(a) the character of the interest to be protected, (b) the relative adequacy to the plaintiff of injunction in comparison with other remedies, (c) the delay, if any, in bringing suit, (d) the misconduct of the plaintiff if any, (e) the relative hardship likely to result to the defendant if an injunction is granted and to the plaintiff if it is denied, (f) the interest of third persons and of the public, and (g) the practicability of framing and enforcing the order or judgment.

Holmes Harbor Water Co. v. Page, 8 Wn. App. 600, 603, 508 P.2d 628 (1973). Although a trial court should consider the above factors, they are not essential elements of an action for injunctive relief; the essential elements are necessity and irreparable injury. Hollis v. Garwall, Inc., 88 Wn. App. 10, 16, 945 P.2d 717 (1997), aff'd, 137 Wn.2d 683, 974 P.2d 836 (1999). Moreover, the trial court must precisely tailor a permanent injunction to prevent a specific harm. Kitsap County v. Kev, Inc., 106 Wn.2d 135, 143, 720 P.2d 818 (1986); Whatcom County v. Kane, 31 Wn. App. 250, 253, 640 P.2d 1075 (1981). As a result, the order granting the injunction must describe in reasonable detail the acts enjoined as well as the reasons supporting issuance of the injunction, above and beyond the complaint or other documents. See CR 65(d).

64 In PAWS, our Supreme Court reiterated that the ability of courts to enjoin the release of specific public records under the PRA's injunctive relief provision, RCW 42.56.540, does not operate as an independent exemption, but rather "merely creates an injunctive remedy" because it is "a procedural provision which allows a superior court to enjoin the release of specific public records if they fall within specific exemptions found elsewhere in the [PRA]." PAWS, 125 Wn.2d at 257; see also RCW 42.56.540. Stated differently, the PRA's injunction statute governs access to a remedy but does not create a substantive basis for that remedy. PAWS, 125 Wn.2d at 258. Moreover, RCW 42.56.540 specifically refers to an injunction sought by an individual "who is named in [a] record or to whom [a] record specifically pertains." Thus, if an individual about whom a public record is sought wants to enjoin disclosure under the injunction statute, the first step is to determine whether or not the information involved is in fact within one of the PRA's exemptions. PAWS, 125 Wn.2d at 258. But PAWS does not set out any subsequent steps that courts should take in order to determine whether an individual about whom a public record pertains may be granted injunctive relief. The holding in PAWS was limited to whether RCW 42.56.540 is an independent PRA exemption or merely creates a remedy. This makes sense because if a record is exempt, an adequate remedy exists and injunctive relief is not necessary (and hence not available) because the record is not subject to disclosure.

65 Although, in general, an agency cannot consider the requester's intent when determining whether public records are subject to disclosure under the PRA, when the requestor announces an explicit and volunteered threat, to ignore such an intent leads to absurd consequences unintended by the PRA. For example, if, hypothetically, an inmate requested specific information about a government employee in order to ensure that his hired killer murdered the right person, it is absurd to assert that under the PRA the people of the state of Washington or our legislature intended to compel the agency to disclose this information to the requester. But despite these potentially illogical and catastrophic results, the language in PAWS suggests--but does not expressly hold--that an individual referenced in a public record cannot seek an injunction unless the record falls under a specific, enumerated exemption. Such an overbroad reading of PAWS would mean that individual employees facing a volunteered and explicit threat are left without recourse. And if DOC, or any other state agency, cannot provide a reasonably safe working environment for its own employees, these individuals must have the right to protect themselves by personally seeking an injunction to prevent an inmate threatening them with bodily harm, defamatory conduct, or other harmful behavior from receiving the information that inmate seeks to use to carry out that harm. To hold otherwise would eviscerate the fundamental and equitable purpose of an injunction. See Agronic Corp. of Am. v. deBough, 21 Wn. App. 459, 464, 585 P.2d 821 (1978) (the purpose of an injunction is not to punish a wrongdoer for past actions but to protect a party from present or future wrongful acts (citing Lewis Pac. Dairymen's Ass'n v. Turner, 50 Wn.2d 762, 314 P.2d 625 (1957))).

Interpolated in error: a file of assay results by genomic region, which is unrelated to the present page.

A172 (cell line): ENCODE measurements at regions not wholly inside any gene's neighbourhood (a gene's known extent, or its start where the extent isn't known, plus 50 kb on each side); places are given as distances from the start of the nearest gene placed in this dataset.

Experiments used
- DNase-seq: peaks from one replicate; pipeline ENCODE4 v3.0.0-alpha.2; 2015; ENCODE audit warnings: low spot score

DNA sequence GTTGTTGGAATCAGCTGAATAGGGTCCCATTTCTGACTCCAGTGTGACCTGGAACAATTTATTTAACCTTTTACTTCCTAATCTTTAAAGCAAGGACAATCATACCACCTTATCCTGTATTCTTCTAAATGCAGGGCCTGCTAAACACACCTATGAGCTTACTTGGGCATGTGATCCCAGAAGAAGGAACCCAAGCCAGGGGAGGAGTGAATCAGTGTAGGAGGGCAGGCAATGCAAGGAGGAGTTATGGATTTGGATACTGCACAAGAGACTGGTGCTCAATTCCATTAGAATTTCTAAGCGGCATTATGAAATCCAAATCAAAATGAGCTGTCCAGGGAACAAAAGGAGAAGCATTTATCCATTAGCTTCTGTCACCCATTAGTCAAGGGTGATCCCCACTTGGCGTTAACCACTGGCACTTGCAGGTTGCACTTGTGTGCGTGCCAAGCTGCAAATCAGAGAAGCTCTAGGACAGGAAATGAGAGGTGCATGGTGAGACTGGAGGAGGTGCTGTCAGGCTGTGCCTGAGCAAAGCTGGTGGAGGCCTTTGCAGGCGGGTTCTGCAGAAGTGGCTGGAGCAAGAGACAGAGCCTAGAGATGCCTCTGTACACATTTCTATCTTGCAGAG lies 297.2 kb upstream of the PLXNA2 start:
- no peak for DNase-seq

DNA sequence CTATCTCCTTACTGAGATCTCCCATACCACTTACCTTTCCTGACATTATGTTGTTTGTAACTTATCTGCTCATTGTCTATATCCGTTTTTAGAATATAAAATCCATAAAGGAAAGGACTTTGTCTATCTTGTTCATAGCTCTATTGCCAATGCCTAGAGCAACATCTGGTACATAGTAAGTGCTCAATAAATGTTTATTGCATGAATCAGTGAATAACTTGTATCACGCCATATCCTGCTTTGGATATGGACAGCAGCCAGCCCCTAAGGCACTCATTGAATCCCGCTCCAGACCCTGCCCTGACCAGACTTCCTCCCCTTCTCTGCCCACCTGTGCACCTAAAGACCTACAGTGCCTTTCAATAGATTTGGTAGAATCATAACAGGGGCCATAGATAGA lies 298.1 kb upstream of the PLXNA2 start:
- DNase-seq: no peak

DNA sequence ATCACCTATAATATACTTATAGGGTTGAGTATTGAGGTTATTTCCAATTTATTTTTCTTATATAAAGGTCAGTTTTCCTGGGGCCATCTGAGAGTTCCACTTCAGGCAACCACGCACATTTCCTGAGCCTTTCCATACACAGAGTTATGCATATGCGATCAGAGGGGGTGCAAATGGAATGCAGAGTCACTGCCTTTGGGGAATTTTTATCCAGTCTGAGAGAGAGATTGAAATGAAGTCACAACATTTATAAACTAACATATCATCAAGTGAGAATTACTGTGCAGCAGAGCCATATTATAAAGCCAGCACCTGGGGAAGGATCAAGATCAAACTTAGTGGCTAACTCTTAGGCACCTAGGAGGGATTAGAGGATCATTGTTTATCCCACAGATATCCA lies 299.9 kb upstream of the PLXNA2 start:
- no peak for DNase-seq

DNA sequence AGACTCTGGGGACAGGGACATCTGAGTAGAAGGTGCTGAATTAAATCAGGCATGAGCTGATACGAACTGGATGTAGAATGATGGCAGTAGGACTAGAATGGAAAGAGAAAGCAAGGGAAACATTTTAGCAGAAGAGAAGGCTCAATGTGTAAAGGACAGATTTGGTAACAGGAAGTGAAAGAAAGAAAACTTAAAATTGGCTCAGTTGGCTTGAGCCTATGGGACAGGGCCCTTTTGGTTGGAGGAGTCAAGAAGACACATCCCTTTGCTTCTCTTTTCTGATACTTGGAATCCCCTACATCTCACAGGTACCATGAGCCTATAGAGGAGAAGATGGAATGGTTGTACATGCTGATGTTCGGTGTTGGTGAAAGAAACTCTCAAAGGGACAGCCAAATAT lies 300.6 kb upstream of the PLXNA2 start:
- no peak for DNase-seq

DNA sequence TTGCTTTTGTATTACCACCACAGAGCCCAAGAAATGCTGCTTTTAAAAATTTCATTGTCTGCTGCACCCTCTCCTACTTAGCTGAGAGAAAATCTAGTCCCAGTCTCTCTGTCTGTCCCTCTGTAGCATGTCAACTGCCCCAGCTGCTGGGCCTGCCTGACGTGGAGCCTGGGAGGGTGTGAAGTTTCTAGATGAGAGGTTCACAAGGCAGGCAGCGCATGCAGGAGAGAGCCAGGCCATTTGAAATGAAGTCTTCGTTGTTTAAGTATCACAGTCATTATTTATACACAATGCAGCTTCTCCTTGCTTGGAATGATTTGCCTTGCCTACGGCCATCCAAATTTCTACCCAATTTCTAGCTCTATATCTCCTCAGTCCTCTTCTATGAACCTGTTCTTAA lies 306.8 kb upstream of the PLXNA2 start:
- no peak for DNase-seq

66 Thus, under the law applicable at the time of Parmelee's request, DOC cannot consider an individual's status as an inmate when determining whether information is subject to disclosure under the PRA, but the trial court could consider a PRA requestor's explicit and volunteered threat when deciding whether an injunction is required to protect the rights of the government's employees. The issue is not whether DOC has an obligation under the PRA to provide records but, rather, whether an individual government employee has a right to petition a court for protection from otherwise harmful behavior.